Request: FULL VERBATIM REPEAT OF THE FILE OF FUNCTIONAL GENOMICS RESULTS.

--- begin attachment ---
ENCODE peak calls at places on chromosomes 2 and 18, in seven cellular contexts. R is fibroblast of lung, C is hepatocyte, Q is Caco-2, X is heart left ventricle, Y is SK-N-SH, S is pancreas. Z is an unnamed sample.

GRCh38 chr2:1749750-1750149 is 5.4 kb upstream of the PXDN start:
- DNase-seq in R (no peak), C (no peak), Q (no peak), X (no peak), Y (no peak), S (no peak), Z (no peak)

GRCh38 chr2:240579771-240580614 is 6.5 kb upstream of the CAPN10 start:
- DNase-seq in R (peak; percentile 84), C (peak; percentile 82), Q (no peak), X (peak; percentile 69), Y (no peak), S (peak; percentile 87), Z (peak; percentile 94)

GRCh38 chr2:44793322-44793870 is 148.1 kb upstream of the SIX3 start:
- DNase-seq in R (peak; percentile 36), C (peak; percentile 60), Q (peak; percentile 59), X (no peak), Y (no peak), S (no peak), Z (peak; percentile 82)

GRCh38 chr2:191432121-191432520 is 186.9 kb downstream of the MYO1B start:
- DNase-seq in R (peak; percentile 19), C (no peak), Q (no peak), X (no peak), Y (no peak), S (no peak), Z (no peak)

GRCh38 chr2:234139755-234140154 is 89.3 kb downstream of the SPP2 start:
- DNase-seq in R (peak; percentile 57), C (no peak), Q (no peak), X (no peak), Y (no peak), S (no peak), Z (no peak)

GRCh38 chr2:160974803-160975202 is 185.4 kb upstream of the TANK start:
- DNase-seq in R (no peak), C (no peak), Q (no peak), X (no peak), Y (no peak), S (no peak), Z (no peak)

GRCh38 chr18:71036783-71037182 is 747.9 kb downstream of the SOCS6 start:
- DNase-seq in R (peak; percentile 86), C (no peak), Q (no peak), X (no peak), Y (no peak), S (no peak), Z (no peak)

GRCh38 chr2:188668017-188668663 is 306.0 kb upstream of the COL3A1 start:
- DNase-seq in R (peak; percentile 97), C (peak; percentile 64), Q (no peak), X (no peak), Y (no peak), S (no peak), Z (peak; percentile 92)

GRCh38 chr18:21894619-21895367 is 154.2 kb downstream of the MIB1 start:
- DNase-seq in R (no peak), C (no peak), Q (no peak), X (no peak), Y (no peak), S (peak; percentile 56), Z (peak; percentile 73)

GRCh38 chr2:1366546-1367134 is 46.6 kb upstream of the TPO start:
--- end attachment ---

ENCODE peak calls at places on chromosomes 2 and 18, in seven cellular contexts. R is fibroblast of lung, C is hepatocyte, Q is Caco-2, X is heart left ventricle, Y is SK-N-SH, S is pancreas. Z is an unnamed sample.

GRCh38 chr2:1749750-1750149 is 5.4 kb upstream of the PXDN start:
- DNase-seq in R (no peak), C (no peak), Q (no peak), X (no peak), Y (no peak), S (no peak), Z (no peak)

GRCh38 chr2:240579771-240580614 is 6.5 kb upstream of the CAPN10 start:
- DNase-seq in R (peak; percentile 84), C (peak; percentile 82), Q (no peak), X (peak; percentile 69), Y (no peak), S (peak; percentile 87), Z (peak; percentile 94)

GRCh38 chr2:44793322-44793870 is 148.1 kb upstream of the SIX3 start:
- DNase-seq in R (peak; percentile 36), C (peak; percentile 60), Q (peak; percentile 59), X (no peak), Y (no peak), S (no peak), Z (peak; percentile 82)

GRCh38 chr2:191432121-191432520 is 186.9 kb downstream of the MYO1B start:
- DNase-seq in R (peak; percentile 19), C (no peak), Q (no peak), X (no peak), Y (no peak), S (no peak), Z (no peak)

GRCh38 chr2:234139755-234140154 is 89.3 kb downstream of the SPP2 start:
- DNase-seq in R (peak; percentile 57), C (no peak), Q (no peak), X (no peak), Y (no peak), S (no peak), Z (no peak)

GRCh38 chr2:160974803-160975202 is 185.4 kb upstream of the TANK start:
- DNase-seq in R (no peak), C (no peak), Q (no peak), X (no peak), Y (no peak), S (no peak), Z (no peak)

GRCh38 chr18:71036783-71037182 is 747.9 kb downstream of the SOCS6 start:
- DNase-seq in R (peak; percentile 86), C (no peak), Q (no peak), X (no peak), Y (no peak), S (no peak), Z (no peak)

GRCh38 chr2:188668017-188668663 is 306.0 kb upstream of the COL3A1 start:
- DNase-seq in R (peak; percentile 97), C (peak; percentile 64), Q (no peak), X (no peak), Y (no peak), S (no peak), Z (peak; percentile 92)

GRCh38 chr18:21894619-21895367 is 154.2 kb downstream of the MIB1 start:
- DNase-seq in R (no peak), C (no peak), Q (no peak), X (no peak), Y (no peak), S (peak; percentile 56), Z (peak; percentile 73)

GRCh38 chr2:1366546-1367134 is 46.6 kb upstream of the TPO start: